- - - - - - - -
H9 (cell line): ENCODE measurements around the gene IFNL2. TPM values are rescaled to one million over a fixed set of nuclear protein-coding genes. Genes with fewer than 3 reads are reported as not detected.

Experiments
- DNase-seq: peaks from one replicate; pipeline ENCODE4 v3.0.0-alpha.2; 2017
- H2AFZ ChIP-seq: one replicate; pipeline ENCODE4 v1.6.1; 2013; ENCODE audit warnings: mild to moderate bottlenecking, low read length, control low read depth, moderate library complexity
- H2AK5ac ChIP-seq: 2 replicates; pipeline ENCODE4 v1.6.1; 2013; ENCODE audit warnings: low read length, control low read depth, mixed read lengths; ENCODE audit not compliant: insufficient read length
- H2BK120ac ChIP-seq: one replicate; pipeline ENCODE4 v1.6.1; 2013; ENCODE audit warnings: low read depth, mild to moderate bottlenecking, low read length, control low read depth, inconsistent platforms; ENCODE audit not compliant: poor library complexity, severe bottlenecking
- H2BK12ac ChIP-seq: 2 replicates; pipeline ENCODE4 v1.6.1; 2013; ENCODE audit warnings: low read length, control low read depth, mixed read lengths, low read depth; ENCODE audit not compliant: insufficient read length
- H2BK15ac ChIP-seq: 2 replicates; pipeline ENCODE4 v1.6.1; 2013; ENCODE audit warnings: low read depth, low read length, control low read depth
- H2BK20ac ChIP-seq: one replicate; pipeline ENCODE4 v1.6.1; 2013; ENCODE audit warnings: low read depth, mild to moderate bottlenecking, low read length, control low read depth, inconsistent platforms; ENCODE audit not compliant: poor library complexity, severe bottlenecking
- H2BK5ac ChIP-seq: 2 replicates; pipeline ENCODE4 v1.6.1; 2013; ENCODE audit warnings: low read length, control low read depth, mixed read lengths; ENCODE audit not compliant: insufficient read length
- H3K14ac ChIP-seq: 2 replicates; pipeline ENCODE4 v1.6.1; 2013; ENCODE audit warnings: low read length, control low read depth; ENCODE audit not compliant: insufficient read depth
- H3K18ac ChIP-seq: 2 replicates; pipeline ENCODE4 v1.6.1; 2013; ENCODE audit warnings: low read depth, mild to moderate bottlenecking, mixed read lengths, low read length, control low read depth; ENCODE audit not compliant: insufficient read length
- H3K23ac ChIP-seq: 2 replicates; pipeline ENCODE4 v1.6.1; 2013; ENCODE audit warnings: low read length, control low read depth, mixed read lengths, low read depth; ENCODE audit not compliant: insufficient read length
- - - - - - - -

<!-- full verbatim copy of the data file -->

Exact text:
H9 (cell line): ENCODE measurements around the gene IFNL2. TPM values are rescaled to one million over a fixed set of nuclear protein-coding genes. Genes with fewer than 3 reads are reported as not detected.

Experiments
- DNase-seq: peaks from one replicate; pipeline ENCODE4 v3.0.0-alpha.2; 2017
- H2AFZ ChIP-seq: one replicate; pipeline ENCODE4 v1.6.1; 2013; ENCODE audit warnings: mild to moderate bottlenecking, low read length, control low read depth, moderate library complexity
- H2AK5ac ChIP-seq: 2 replicates; pipeline ENCODE4 v1.6.1; 2013; ENCODE audit warnings: low read length, control low read depth, mixed read lengths; ENCODE audit not compliant: insufficient read length
- H2BK120ac ChIP-seq: one replicate; pipeline ENCODE4 v1.6.1; 2013; ENCODE audit warnings: low read depth, mild to moderate bottlenecking, low read length, control low read depth, inconsistent platforms; ENCODE audit not compliant: poor library complexity, severe bottlenecking
- H2BK12ac ChIP-seq: 2 replicates; pipeline ENCODE4 v1.6.1; 2013; ENCODE audit warnings: low read length, control low read depth, mixed read lengths, low read depth; ENCODE audit not compliant: insufficient read length
- H2BK15ac ChIP-seq: 2 replicates; pipeline ENCODE4 v1.6.1; 2013; ENCODE audit warnings: low read depth, low read length, control low read depth
- H2BK20ac ChIP-seq: one replicate; pipeline ENCODE4 v1.6.1; 2013; ENCODE audit warnings: low read depth, mild to moderate bottlenecking, low read length, control low read depth, inconsistent platforms; ENCODE audit not compliant: poor library complexity, severe bottlenecking
- H2BK5ac ChIP-seq: 2 replicates; pipeline ENCODE4 v1.6.1; 2013; ENCODE audit warnings: low read length, control low read depth, mixed read lengths; ENCODE audit not compliant: insufficient read length
- H3K14ac ChIP-seq: 2 replicates; pipeline ENCODE4 v1.6.1; 2013; ENCODE audit warnings: low read length, control low read depth; ENCODE audit not compliant: insufficient read depth
- H3K18ac ChIP-seq: 2 replicates; pipeline ENCODE4 v1.6.1; 2013; ENCODE audit warnings: low read depth, mild to moderate bottlenecking, mixed read lengths, low read length, control low read depth; ENCODE audit not compliant: insufficient read length
- H3K23ac ChIP-seq: 2 replicates; pipeline ENCODE4 v1.6.1; 2013; ENCODE audit warnings: low read length, control low read depth, mixed read lengths, low read depth; ENCODE audit not compliant: insufficient read length